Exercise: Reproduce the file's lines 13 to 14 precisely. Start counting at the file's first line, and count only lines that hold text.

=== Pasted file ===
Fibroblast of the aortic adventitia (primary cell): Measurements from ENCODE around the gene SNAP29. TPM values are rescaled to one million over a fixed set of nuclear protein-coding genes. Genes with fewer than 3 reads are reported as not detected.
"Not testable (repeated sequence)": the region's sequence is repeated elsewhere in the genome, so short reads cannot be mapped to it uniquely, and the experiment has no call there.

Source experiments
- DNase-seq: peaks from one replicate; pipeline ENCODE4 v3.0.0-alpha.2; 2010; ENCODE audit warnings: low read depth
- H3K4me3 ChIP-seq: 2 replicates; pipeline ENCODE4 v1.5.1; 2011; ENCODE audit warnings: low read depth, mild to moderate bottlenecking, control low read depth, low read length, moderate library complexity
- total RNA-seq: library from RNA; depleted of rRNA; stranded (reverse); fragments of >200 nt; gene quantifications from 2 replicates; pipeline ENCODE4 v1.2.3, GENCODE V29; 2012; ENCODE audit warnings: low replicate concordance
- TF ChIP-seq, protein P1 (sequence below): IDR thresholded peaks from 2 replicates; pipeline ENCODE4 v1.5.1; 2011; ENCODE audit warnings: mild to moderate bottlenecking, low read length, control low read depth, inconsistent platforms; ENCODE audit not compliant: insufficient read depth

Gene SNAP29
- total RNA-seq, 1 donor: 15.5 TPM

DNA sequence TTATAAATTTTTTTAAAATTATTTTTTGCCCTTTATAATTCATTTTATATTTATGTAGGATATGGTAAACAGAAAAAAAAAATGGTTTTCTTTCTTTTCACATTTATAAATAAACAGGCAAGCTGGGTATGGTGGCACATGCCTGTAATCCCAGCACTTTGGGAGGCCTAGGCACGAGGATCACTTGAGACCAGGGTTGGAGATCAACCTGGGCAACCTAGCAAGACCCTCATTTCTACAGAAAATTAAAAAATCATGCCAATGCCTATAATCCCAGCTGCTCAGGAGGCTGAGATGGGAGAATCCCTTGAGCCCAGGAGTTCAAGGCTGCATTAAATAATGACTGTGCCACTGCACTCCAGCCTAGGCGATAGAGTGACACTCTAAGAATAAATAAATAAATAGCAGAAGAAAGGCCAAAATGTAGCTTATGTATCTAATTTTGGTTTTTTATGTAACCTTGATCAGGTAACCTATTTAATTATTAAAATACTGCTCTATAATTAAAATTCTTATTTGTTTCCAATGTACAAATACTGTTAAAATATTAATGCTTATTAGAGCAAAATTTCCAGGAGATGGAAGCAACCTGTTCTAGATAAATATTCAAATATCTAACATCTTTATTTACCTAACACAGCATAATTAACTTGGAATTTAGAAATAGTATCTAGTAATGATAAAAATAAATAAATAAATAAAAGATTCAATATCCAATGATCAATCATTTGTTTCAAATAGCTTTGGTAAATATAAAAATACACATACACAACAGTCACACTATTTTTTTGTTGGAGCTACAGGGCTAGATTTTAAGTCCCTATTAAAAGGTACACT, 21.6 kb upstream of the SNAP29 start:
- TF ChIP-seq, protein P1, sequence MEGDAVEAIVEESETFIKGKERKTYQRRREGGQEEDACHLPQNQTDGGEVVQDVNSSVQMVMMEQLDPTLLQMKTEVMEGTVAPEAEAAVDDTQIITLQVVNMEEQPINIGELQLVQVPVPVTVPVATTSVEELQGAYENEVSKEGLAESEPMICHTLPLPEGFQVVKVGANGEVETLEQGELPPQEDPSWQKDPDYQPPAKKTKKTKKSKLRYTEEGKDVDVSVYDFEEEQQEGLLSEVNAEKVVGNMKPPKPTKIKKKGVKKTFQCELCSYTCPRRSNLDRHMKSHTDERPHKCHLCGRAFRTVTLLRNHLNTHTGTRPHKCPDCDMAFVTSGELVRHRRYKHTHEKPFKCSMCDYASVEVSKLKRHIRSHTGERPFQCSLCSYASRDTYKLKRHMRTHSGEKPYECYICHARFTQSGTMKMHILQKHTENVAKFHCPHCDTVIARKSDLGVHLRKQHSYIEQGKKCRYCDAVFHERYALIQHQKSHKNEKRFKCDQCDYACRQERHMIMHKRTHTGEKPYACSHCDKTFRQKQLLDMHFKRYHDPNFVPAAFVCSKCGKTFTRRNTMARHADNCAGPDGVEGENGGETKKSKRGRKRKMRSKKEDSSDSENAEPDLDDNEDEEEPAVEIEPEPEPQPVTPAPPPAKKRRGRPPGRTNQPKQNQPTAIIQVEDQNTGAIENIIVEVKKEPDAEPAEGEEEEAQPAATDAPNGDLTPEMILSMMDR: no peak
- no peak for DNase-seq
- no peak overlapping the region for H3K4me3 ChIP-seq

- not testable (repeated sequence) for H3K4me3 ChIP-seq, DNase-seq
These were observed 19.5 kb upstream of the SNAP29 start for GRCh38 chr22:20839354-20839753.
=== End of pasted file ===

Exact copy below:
- no peak overlapping the region for H3K4me3 ChIP-seq

- not testable (repeated sequence) for H3K4me3 ChIP-seq, DNase-seq